As usual, people making this argument don't even bother to back this up with any math. The whole point of this FPP was an economic analysis that showed this was entirely possible.

Secondly our "ever increasing technology" is actually using less and less power. Compare a desktop PC to an iPhone/Android phone. The phone uses way less power. The kindle can run for a week on a single charge. Look at the new super-low power facebook data center. Lots of technology nowadays is going into making computers more efficient. The US's GDP is growing faster then our carbon footprint.

Let me repeat that The US's GDP is growing faster then our carbon footprint.
What, you think all these computers run on magic pixie dust?
No, but newer computers use less power then older ones, not only to do the same work but overall as well.
posted by delmoi at 2:19 AM on May 16, 2011 [1 favorite]


Bangaio:
The net energy contents for the world and EU27 was found to be 7200-9300 and 430 TWh respectively, to be compared with food requirements of 7100 and 530 TWh. Clearly, very little, or nothing, remains for biofuel from agricultural primary crops. However, by using residues and bioorganic waste, it was found that biofuel production could theoretically replace one fourth of the global consumption of fossil fuels for transport. [...]
We have also tried to estimate the volume of byproducts from food production and it is, not completely unexpectedly, nearly as much as primary food production itself. From the study I think that it can be seen quite clearly that we should not make biofuel from food. Further, we show that there is a great potential for biogas production from agricultural byproducts and those byproducts already exist. There must be a global effort to institute this and, purely theoretically, we can replace 25% of today’s transport fuel with biogas.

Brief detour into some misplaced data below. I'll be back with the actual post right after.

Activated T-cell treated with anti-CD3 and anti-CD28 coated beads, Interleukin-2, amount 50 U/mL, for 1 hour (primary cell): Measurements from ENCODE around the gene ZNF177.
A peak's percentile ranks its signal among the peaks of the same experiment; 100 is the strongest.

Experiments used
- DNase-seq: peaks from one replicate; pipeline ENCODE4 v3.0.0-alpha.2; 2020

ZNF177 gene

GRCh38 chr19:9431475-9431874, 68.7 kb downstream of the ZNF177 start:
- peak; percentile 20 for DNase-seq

Thank you. This is exactly the kind of information I've been looking for, to tell me whether I was off track in thinking that we'd be much smarter to put the biomass focus on waste processing than on growing dedicated feedstock. The authors of this study seem to agree with that. I wonder if I can find anything contradictory that's not funded by agribusiness concerns that believe they'd profit more from (for example) growing corn for ethanol. Ever since Discover magazine covered Changing World Technologies' Carthage, MO, plant and plans back in 2003, I've been cautiously optimistic that we might find ways to make the process efficient and reliable enough to replace significant amounts of both fossil fuel use and traditional waste processing.
posted by notashroom at 8:34 AM on May 16, 2011


In general, we're always and everywhere better off looking for good uses for whatever we currently waste.